Although the fight to legalize medical marijuana in Minnesota is over, the battle to get the drug into the hands of qualifying patients has only begun.
Sensible Minnesotais a new volunteer group serving Rochester and the Twin Cities, and it takes a grassroots approach of providing public education to medical marijuana patients, rather than lobbying legislators.
"While watching the public discourse in the House and Senate, we realized that we really needed public education because there was a lack of understanding about the dangers, abuses and other states' programs," said Brandan Borgos, president and co-founder of Sensible Minnesota.
The group started in February and has been compiling research to create a database of relevant studies, recording relevant implementation hearings and filing Data Practice Act requests, leveraging social media to share information and developing a patient advocacy program.
One thing the group won't be doing is keeping a list of doctors who are enrolled in the program to certify patients.
"The Department of Health doesn't keep a list because they don't want people 'doctor shopping.' They don't keep a list, and they won't," said Sensible Minnesota co-founder and treasurer Maren Schroeder, of Stewartville.
Since participating in the program is optional for physicians, some patients with qualifying conditions aren't able to get medical marijuanafrom their regular doctors. Since there isn't a database of doctors, there aren't resources to find another doctor who is authorized to certify patients.
Sensible Minnesota is walking the line by creating a social media page where patients can share information without creating a database.
"We facilitate conversation, where patients that do have the resources can share if they want," Schroeder said. "Facilitation is our role."
As of July 3, the Minnesota Department of Healthsays there are 232 doctors authorized to certify patients. So far, only 192 patients have been certified by their doctors, and only 98 of those are actually registered to pick up medical marijuana for treatment. Borgos said the beginning of the program has been "more like a rollout than a launch."
In early June, the Sensible Minnesota team noticed that eligible patients weren't getting certified to receive medical marijuana for their conditions. An appointment with Schroeder's mother, Kathryn, inspired a new patient advocacy program that is expected to be producing trained advocates by Sept. 1.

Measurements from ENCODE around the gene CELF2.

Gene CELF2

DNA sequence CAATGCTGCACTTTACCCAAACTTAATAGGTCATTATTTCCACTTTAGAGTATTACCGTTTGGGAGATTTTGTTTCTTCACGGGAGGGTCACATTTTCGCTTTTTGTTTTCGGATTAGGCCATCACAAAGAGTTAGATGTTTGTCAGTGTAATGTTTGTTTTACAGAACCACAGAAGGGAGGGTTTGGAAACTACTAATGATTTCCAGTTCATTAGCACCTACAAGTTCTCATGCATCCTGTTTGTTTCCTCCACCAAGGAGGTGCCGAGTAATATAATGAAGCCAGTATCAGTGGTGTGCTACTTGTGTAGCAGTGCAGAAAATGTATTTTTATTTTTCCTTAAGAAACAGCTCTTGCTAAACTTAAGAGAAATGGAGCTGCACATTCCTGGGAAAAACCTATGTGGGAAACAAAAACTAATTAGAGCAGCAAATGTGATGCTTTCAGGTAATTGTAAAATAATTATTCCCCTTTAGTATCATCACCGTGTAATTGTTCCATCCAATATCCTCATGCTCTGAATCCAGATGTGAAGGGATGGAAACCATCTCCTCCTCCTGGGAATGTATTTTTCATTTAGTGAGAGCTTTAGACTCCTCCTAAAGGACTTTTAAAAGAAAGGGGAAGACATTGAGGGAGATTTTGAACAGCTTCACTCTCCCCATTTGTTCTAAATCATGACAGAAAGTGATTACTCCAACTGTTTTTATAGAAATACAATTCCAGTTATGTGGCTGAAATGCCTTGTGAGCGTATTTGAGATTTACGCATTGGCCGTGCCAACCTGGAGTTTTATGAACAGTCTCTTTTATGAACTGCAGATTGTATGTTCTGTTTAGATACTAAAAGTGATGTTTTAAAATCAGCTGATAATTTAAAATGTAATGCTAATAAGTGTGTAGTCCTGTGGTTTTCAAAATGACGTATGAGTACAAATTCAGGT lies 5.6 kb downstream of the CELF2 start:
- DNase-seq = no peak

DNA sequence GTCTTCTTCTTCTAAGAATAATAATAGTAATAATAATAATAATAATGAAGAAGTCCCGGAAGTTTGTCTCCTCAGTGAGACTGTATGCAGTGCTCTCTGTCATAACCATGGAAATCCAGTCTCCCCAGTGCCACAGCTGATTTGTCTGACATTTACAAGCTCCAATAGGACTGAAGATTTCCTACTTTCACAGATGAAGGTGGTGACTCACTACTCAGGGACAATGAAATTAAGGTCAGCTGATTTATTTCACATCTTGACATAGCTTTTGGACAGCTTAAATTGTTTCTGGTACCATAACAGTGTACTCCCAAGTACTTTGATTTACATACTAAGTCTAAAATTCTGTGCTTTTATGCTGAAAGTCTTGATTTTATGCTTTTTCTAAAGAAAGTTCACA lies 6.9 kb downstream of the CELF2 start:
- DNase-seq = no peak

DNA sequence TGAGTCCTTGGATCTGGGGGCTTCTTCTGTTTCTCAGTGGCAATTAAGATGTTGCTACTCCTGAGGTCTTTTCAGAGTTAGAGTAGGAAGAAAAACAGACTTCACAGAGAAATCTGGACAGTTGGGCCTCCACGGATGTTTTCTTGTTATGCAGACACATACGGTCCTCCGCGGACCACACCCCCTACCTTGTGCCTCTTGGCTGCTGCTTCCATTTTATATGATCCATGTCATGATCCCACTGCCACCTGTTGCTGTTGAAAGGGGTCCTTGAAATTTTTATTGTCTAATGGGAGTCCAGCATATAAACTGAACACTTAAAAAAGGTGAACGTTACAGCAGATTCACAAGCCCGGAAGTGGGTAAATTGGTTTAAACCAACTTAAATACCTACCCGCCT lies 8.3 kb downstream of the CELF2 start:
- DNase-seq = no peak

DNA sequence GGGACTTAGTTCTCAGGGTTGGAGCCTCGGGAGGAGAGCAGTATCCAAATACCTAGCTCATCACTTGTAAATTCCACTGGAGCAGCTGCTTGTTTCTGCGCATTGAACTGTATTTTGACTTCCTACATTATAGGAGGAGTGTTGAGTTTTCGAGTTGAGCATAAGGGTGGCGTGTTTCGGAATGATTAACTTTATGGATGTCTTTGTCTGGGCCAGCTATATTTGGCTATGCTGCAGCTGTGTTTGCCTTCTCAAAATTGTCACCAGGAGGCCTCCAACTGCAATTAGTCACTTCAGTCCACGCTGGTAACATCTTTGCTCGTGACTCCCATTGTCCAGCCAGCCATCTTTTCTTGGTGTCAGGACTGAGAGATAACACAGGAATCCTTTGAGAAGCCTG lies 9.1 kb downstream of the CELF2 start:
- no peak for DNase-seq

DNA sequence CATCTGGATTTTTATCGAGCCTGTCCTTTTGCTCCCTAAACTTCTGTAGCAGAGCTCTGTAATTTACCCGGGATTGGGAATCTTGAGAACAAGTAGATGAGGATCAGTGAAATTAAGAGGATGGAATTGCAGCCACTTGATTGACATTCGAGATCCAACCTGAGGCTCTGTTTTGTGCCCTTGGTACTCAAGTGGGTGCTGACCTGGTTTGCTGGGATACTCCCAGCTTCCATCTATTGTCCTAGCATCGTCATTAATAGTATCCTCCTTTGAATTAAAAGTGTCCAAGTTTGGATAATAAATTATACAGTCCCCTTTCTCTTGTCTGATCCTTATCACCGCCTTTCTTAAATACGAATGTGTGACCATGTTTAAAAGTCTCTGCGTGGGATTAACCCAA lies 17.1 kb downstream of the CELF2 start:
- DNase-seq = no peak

Kathryn Schroeder's doctor initially was not planning on enrolling to certify patients, but after speaking with Maren Schroeder, who was experienced in medical marijuana advocacy, the doctor enrolled and had Kathryn certified within 15 minutes. Schroeder has glaucoma and multiple sclerosis — two conditions that make her eligible for medical marijuana.
After being certified, Kathryn drove from her Stewartville home to the Minnesota Medical Solutionsdispensary in Minneapolis, and after an hour of questions and paperwork about her medical history, she was registered to pick up her medical marijuana. The capsules cost her about $95 per month.
"Once I was approved by my doctor, the process went quickly and was well organized. ... It will be a lot more convenient when the Rochester dispensary opens so I won't have to drive up to Minneapolis," Kathryn said.
Her mother's success inspired Maren Schroeder to develop an advocacy program that will train individuals to help patients work through the certification process. While the program's training materials are being developed now, Maren Schroeder anticipates a six to eight hour training session and a background check to be part of the process to become an advocate.
Borgos voiced hopes that Sensible Minnesota, though in its beginning stages serving the Twin Cities and Rochester areas, will serve eligible patients statewide. Rochester made sense, he noted, because of its concentration of medical professionals in the area.
So far, Borgos said feedback to members of Sensible Minnesota has been positive, apart from opponents to medical marijuana in Minnesota.
Kathryn, the first direct beneficiary of the advocacy assistance provided by her daughter, said she has experienced pain relief.
"There hasn't been a huge improvement, but I'm not in as much pain in the morning. Fireworks aren't going off because it's going so great, but there is a spark, so I'm happy," Kathryn said.